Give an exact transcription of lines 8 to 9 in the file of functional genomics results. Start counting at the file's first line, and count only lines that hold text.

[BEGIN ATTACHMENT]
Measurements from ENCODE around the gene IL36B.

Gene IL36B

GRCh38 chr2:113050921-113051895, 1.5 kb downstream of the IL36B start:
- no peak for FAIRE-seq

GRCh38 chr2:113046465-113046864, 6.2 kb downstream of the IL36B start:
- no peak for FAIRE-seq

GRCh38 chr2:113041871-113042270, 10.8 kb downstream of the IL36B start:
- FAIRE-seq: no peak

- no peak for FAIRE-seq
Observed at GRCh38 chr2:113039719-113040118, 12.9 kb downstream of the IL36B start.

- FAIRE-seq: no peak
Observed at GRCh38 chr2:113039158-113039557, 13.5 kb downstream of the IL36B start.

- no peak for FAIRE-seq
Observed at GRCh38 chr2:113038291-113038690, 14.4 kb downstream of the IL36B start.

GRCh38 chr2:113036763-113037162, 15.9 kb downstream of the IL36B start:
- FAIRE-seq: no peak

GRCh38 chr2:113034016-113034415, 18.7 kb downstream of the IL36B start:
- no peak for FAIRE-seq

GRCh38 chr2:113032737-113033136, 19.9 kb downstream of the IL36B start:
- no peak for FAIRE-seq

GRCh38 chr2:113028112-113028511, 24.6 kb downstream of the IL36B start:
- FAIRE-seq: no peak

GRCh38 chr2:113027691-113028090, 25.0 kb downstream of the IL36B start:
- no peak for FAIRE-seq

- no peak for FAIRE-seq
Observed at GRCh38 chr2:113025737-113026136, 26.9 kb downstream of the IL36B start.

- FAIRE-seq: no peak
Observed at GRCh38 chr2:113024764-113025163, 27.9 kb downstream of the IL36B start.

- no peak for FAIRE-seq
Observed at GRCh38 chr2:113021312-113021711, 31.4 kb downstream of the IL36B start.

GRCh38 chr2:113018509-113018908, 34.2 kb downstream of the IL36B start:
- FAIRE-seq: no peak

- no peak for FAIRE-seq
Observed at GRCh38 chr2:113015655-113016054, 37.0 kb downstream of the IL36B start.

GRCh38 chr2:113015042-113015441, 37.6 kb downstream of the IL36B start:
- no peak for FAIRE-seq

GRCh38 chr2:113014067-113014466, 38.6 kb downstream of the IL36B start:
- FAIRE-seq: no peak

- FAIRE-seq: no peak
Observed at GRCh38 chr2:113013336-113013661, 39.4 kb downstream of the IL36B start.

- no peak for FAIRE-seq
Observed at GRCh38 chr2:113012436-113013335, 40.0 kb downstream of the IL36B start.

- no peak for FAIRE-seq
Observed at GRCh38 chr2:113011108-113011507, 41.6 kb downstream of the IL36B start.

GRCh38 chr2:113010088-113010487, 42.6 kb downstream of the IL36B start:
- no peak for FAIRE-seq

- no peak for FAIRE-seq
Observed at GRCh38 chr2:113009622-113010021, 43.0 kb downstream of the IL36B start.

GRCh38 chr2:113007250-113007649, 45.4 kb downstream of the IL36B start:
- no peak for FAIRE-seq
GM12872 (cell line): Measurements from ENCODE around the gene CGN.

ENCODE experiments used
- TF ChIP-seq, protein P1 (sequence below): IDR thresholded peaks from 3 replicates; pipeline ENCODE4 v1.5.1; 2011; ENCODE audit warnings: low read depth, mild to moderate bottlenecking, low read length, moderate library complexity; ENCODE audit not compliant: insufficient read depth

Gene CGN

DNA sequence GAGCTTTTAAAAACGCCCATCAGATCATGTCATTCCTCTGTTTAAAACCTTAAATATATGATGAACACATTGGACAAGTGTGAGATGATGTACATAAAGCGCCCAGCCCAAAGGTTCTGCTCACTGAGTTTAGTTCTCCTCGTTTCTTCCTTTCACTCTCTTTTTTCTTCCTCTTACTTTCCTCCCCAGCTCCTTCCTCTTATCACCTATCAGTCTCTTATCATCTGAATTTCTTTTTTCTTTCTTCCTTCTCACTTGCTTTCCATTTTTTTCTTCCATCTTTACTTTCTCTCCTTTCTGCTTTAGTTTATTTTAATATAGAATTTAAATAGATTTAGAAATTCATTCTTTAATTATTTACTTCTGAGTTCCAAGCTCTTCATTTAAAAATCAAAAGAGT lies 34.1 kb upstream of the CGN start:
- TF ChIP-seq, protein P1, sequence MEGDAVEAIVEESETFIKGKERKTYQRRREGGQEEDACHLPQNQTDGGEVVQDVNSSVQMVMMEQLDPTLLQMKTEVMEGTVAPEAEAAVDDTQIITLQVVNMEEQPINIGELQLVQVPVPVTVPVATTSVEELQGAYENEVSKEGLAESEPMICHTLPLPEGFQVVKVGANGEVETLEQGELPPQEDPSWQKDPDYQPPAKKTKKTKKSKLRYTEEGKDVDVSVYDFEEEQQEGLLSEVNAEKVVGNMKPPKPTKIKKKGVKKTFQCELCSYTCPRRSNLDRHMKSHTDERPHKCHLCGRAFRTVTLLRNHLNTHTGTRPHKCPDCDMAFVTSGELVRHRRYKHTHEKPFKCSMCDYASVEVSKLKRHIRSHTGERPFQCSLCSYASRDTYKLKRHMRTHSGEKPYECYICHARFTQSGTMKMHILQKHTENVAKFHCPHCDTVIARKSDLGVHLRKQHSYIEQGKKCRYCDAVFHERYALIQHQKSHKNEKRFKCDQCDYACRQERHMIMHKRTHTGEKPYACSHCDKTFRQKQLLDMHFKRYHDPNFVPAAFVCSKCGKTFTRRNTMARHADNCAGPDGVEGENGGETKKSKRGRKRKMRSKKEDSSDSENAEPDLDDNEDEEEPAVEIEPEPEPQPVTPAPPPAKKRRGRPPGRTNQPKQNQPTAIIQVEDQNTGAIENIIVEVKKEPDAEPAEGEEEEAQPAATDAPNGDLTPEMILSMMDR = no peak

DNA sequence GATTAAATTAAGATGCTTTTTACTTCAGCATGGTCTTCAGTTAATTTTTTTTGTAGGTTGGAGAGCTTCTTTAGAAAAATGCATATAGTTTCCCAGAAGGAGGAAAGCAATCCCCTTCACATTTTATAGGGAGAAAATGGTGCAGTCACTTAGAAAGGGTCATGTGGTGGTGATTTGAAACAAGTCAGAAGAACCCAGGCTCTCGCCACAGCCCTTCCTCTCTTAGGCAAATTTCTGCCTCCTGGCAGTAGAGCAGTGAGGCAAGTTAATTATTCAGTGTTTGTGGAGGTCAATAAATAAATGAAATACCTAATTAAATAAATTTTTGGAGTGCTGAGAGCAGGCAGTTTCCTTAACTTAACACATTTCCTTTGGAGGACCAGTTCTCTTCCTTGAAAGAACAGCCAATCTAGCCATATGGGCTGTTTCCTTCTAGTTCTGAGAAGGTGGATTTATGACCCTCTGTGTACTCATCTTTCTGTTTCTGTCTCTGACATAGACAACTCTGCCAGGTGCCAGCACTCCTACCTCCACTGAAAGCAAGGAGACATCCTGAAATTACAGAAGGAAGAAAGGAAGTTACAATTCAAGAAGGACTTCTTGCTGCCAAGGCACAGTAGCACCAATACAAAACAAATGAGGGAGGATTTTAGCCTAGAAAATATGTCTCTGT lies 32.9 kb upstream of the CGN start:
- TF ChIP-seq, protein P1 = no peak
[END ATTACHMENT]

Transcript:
- FAIRE-seq: no peak

- no peak for FAIRE-seq